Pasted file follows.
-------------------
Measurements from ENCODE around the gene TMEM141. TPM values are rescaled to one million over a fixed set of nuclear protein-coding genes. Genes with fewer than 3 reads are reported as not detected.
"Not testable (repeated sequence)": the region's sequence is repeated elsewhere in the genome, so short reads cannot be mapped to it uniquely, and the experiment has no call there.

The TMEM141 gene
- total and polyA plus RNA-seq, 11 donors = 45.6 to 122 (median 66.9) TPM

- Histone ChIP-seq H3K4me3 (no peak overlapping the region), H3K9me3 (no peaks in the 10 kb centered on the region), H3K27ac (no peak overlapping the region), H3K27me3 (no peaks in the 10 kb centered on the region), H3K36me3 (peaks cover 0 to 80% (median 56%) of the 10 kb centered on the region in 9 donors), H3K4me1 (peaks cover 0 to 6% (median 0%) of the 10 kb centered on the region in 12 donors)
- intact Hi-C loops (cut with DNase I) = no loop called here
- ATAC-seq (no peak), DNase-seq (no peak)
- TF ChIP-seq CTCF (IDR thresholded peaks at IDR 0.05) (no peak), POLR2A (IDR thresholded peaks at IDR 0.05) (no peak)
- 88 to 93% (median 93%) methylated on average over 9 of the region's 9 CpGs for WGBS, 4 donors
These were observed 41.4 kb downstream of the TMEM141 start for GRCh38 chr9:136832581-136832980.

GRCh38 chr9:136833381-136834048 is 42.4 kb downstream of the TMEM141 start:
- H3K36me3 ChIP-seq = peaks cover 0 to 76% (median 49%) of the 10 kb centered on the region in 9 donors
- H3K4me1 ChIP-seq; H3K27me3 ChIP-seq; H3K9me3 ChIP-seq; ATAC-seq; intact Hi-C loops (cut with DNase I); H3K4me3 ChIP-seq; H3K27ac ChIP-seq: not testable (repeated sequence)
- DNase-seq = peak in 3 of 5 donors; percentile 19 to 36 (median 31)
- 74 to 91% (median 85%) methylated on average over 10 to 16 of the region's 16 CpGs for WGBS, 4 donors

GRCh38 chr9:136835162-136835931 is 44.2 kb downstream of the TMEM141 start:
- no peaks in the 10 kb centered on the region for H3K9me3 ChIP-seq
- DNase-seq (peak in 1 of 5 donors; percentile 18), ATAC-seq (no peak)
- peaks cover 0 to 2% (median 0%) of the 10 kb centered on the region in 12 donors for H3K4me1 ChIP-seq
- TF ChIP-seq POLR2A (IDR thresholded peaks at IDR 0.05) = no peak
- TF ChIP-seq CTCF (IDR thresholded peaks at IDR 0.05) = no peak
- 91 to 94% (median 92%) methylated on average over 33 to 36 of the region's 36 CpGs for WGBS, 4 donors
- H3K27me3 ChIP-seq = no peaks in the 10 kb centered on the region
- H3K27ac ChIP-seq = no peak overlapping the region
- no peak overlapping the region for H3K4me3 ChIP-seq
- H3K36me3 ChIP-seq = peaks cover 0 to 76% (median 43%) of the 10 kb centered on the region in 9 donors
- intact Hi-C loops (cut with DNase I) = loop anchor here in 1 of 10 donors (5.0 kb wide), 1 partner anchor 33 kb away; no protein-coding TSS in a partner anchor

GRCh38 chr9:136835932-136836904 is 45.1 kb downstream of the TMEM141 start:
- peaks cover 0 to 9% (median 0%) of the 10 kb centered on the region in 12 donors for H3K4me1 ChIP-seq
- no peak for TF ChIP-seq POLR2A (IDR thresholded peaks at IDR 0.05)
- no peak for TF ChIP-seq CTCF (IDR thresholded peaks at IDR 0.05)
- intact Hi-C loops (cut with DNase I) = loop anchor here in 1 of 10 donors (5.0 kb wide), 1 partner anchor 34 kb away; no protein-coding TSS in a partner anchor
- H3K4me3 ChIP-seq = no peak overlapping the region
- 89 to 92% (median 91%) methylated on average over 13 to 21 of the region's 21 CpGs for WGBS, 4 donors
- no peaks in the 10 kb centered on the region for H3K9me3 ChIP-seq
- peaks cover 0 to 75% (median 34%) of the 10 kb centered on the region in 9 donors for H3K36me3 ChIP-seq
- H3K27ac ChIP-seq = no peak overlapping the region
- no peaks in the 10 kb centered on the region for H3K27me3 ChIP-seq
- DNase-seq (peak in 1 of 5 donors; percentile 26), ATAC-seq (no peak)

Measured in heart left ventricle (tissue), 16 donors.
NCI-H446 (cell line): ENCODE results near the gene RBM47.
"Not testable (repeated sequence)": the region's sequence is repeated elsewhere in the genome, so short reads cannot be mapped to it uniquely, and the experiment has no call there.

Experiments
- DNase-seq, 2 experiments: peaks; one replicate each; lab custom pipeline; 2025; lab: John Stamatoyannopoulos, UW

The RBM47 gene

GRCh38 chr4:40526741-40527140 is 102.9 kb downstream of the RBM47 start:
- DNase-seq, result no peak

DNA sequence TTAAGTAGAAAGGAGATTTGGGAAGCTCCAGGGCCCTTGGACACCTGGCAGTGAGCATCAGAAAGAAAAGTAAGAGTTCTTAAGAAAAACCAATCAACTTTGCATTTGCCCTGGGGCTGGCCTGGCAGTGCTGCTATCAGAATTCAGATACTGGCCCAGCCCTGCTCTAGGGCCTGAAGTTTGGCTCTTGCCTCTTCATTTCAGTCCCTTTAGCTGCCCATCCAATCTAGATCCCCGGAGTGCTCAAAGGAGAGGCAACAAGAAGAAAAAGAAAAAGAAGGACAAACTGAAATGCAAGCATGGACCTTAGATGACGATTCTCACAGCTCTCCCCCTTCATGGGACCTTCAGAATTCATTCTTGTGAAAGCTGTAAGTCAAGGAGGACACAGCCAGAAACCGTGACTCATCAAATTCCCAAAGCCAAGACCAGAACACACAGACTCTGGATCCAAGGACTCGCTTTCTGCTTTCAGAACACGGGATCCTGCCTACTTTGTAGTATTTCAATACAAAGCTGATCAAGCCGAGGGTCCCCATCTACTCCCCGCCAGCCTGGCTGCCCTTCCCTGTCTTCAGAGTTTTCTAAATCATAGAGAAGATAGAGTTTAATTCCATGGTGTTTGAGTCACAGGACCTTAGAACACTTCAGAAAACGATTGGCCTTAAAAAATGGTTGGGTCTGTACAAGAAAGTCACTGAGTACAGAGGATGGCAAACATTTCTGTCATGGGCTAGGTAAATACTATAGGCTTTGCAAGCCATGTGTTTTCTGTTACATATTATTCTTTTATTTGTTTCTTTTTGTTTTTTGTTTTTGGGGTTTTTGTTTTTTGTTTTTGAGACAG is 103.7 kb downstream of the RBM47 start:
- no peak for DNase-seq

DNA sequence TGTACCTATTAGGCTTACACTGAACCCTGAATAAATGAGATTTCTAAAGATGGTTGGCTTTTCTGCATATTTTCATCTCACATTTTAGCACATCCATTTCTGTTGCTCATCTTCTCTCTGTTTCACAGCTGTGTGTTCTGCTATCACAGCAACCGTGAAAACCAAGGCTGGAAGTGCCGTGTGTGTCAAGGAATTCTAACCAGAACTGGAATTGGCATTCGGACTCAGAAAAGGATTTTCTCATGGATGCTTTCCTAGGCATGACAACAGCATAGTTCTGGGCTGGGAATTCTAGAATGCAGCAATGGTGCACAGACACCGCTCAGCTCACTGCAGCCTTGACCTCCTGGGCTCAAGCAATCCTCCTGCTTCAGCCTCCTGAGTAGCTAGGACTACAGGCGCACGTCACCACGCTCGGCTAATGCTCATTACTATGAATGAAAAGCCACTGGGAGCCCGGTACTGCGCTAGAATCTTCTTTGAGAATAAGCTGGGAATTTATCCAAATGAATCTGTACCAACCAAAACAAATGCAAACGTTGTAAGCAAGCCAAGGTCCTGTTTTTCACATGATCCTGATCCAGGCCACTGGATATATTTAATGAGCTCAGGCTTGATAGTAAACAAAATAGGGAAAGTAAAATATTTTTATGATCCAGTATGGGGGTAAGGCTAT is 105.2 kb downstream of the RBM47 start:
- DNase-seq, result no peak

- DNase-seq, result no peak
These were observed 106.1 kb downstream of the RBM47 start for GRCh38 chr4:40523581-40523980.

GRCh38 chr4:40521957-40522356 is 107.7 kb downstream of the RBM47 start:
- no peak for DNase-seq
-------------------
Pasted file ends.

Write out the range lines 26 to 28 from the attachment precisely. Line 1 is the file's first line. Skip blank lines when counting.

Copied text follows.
- H3K36me3 ChIP-seq = peaks cover 0 to 76% (median 43%) of the 10 kb centered on the region in 9 donors
- intact Hi-C loops (cut with DNase I) = loop anchor here in 1 of 10 donors (5.0 kb wide), 1 partner anchor 33 kb away; no protein-coding TSS in a partner anchor

GRCh38 chr9:136835932-136836904 is 45.1 kb downstream of the TMEM141 start: